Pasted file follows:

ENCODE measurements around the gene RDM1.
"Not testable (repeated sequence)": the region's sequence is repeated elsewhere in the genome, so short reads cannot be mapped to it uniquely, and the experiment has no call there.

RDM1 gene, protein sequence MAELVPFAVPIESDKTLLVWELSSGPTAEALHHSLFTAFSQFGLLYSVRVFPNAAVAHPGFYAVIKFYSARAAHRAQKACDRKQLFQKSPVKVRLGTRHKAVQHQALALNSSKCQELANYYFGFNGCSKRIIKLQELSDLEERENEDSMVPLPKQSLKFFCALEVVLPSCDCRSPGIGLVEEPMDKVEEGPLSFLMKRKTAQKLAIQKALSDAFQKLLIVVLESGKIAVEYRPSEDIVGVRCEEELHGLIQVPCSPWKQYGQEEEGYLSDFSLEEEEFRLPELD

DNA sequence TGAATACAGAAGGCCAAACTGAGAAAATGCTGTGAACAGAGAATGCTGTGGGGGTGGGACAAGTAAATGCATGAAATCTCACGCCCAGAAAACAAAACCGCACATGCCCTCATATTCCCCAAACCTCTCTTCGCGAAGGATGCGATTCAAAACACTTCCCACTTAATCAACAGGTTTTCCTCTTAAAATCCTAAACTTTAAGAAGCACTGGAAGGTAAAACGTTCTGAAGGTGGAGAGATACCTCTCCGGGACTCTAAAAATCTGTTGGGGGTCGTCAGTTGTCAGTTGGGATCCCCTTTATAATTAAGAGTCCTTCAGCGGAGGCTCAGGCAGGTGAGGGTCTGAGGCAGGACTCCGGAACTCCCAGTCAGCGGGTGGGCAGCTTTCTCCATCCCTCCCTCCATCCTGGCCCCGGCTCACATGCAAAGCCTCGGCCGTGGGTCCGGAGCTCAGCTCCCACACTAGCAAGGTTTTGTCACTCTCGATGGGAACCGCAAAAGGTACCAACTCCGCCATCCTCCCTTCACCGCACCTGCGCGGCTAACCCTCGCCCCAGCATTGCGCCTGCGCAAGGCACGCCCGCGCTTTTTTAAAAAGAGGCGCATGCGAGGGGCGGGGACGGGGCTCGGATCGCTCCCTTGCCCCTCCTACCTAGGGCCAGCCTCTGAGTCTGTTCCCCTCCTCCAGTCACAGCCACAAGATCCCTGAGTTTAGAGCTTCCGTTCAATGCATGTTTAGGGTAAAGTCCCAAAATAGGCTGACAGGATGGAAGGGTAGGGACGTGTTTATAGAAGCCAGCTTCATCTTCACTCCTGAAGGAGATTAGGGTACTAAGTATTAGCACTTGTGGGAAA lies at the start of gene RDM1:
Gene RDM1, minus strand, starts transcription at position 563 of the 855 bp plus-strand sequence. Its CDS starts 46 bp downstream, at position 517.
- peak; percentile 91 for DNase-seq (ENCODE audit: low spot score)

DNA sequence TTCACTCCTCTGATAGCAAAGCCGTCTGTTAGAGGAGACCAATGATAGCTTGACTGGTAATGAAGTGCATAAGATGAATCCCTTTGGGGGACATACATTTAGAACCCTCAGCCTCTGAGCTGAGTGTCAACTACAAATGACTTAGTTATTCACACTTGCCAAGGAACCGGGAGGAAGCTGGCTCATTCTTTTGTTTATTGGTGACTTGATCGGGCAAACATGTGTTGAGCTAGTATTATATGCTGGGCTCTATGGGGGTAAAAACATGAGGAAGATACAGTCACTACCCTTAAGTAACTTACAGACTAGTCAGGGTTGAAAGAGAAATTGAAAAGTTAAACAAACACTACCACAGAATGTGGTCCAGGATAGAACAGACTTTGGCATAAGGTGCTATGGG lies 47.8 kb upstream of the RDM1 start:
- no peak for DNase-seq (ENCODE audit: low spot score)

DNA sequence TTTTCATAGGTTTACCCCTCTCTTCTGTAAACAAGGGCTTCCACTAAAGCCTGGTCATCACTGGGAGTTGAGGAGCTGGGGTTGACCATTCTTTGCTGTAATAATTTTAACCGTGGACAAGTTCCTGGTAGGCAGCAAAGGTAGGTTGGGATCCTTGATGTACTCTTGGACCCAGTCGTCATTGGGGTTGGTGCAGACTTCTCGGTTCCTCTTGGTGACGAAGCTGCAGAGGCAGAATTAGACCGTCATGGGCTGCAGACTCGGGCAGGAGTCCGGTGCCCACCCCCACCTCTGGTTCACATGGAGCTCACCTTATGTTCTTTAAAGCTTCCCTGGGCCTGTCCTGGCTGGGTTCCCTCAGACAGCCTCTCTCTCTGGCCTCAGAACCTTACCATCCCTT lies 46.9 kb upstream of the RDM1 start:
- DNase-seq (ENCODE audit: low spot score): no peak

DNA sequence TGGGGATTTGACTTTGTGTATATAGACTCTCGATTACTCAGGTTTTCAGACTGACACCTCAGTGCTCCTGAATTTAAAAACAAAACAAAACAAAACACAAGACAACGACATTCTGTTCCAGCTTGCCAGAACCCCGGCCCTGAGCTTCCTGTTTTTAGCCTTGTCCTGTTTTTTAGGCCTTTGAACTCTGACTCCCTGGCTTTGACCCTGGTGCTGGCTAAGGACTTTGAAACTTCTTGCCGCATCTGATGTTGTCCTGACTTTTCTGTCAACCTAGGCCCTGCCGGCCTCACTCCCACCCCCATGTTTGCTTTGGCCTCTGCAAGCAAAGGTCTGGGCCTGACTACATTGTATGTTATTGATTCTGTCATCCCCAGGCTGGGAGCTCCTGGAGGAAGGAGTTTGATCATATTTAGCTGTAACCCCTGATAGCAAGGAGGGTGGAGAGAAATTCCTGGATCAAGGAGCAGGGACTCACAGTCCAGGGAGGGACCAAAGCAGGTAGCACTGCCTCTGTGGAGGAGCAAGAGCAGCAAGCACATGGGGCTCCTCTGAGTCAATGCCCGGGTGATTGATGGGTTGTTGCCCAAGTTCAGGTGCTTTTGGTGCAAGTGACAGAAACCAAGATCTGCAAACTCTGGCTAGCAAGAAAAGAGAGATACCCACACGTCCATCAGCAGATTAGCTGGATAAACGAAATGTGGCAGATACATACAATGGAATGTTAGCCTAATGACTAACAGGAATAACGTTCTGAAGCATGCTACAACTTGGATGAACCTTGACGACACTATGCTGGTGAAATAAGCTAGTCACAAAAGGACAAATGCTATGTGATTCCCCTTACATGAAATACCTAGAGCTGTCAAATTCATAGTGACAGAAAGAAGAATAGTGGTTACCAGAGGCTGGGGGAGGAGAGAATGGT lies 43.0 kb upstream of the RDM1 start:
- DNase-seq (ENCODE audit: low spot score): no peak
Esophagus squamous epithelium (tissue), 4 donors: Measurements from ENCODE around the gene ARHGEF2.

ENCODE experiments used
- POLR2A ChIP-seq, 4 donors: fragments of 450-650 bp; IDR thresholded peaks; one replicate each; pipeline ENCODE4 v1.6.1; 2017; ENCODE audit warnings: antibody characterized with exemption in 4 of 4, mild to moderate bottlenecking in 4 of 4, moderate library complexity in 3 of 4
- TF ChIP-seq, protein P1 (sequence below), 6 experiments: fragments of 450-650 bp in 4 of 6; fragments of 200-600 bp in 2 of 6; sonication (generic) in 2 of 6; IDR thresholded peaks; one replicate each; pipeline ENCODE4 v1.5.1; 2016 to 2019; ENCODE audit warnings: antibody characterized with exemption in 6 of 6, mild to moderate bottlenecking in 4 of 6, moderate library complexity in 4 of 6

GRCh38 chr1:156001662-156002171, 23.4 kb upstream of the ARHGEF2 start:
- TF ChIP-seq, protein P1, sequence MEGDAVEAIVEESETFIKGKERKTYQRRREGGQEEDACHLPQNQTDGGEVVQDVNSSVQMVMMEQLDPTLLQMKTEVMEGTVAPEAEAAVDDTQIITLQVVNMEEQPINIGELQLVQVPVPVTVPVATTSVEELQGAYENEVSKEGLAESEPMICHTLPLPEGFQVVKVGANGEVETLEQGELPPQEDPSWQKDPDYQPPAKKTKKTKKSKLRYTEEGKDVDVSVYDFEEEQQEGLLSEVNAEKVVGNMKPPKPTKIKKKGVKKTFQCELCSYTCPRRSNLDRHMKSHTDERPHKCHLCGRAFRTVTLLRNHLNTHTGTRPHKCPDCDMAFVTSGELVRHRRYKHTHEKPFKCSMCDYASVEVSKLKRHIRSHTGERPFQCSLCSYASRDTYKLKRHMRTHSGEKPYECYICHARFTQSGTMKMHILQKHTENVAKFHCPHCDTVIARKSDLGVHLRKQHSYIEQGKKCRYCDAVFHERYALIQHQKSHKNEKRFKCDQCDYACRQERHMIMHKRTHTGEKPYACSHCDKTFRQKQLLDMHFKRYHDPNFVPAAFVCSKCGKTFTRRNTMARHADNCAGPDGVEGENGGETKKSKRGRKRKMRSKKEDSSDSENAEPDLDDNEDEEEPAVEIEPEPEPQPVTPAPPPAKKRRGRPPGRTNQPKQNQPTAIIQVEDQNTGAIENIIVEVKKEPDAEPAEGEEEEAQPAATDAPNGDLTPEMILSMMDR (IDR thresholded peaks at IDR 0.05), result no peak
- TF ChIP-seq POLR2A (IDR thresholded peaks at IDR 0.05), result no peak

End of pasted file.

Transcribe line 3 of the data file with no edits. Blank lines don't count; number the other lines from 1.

RDM1 gene, protein sequence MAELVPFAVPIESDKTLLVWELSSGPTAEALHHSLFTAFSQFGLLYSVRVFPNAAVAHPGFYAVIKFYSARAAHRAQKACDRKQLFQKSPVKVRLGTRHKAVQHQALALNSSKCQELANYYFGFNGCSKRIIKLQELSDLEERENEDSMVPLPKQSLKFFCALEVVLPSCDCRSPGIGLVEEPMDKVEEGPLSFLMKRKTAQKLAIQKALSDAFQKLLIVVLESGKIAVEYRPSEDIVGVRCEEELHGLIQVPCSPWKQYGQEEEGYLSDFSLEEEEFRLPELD